1A member of an American Indian people of a mountainous area in Michoacán, Mexico.
- ‘Now a days, the Tarascans live in small villages that are not as tightly knit as they used to be.’
- ‘From this religious and administrative center, the Tarascans waged war against their neighbors.’
- ‘The Tlaxcalans to the east, the Tarascans on the west, and the Chichimecs in the north were outside the Aztec domain and frequently warred with them.’
- ‘Most authorities are in agreement that many Tarascans came from Perú because of similarities in their respective languages.’
- ‘The Tarascans also adopt Apache-style bows by around 1600, putting more pressure on the Aztecs.’
2The language of the Tarascan.
- ‘The language of the village is Spanish; only 156 of slightly more than 1200 inhabitants of the community speak Tarascan.’
- ‘The P'urhépecha language, previously known as Tarascan, is a language isolate that is not even provisionally linked with any other language.’
- ‘To be sure, this type of marking of spatial relationships in the grammatical structure by means of body part nominals does not appear to be an isolated phenomenon in Tarascan, nor to be exclusive to this language’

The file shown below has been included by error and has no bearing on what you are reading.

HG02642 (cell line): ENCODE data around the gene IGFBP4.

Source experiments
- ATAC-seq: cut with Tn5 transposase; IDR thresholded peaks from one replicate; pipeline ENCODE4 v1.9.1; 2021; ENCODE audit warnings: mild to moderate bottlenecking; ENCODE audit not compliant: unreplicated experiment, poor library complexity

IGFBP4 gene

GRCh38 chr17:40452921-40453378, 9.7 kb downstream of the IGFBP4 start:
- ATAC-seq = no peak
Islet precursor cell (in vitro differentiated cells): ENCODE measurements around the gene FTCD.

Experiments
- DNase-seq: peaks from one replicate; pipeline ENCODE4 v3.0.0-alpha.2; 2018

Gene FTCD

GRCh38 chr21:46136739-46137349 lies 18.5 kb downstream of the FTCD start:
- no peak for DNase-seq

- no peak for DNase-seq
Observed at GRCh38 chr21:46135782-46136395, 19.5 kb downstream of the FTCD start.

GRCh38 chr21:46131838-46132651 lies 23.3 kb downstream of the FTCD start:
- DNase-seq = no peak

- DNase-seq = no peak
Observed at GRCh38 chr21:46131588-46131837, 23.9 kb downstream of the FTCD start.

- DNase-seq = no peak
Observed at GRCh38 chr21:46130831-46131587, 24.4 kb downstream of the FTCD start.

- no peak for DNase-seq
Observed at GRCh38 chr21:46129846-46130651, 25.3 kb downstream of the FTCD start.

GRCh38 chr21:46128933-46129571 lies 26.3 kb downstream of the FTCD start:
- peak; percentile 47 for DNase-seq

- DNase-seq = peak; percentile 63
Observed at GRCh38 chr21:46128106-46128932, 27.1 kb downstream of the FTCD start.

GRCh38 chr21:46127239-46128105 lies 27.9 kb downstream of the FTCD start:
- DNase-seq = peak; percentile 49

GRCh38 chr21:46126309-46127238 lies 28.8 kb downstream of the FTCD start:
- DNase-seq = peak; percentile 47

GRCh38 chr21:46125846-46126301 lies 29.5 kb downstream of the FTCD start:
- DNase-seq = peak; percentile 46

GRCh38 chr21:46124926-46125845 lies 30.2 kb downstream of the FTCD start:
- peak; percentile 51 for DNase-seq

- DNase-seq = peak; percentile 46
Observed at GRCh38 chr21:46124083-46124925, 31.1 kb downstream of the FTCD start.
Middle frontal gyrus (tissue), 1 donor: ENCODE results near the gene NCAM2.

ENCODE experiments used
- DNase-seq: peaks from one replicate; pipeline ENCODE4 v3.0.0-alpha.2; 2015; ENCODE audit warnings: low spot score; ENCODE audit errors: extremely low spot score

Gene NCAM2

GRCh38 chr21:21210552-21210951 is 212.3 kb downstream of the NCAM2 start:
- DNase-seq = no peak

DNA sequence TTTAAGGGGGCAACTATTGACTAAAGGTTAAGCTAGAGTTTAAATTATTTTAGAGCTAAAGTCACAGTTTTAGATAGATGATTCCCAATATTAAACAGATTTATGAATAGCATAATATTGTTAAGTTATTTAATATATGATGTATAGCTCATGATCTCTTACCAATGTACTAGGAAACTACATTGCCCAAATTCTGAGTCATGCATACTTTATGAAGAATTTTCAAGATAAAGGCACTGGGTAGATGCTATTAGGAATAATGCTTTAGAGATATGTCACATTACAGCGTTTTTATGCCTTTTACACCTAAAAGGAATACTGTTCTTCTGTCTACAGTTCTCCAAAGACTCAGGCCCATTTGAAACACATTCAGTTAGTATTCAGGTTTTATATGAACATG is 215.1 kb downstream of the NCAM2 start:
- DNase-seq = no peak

Relating to the Tarascan or their language.
- ‘The elevation of the Tarascan villages varies from 5200 feet (1600 meters) above sea level to over 8200 feet (2500 meters), with Lake Pátzcuaro (Mexico's highest lake) at 7200 feet (2200 meters).’
- ‘In fact, the grave goods he collected were made by a constellation of cultures that predated the Tarascan kingdom by a millennium; today, they are broadly designated West Mexican.’
- ‘The people of the Tarascan empire were mostly of P'urhépecha ethnic affiliation but also included other ethnic groups such as the Nahua, Otomi, Matlatzinca and Chichimec.’
- ‘In the early years of Spanish rule, a particularly ruthless Spanish conquistador embarked on a dramatic and violent subjugation of the Tarascan empire centered near Lake Patzcuaro.’
- ‘P'urhépecha was the official language of the pre-Columbian Tarascan state and became widespread in north western Mexico during the height of the Tarascan state.’
From Spanish Tarasco (a Meso-American Indian language of Mexico) + an.
We take a look at several popular, though confusing, punctuation marks.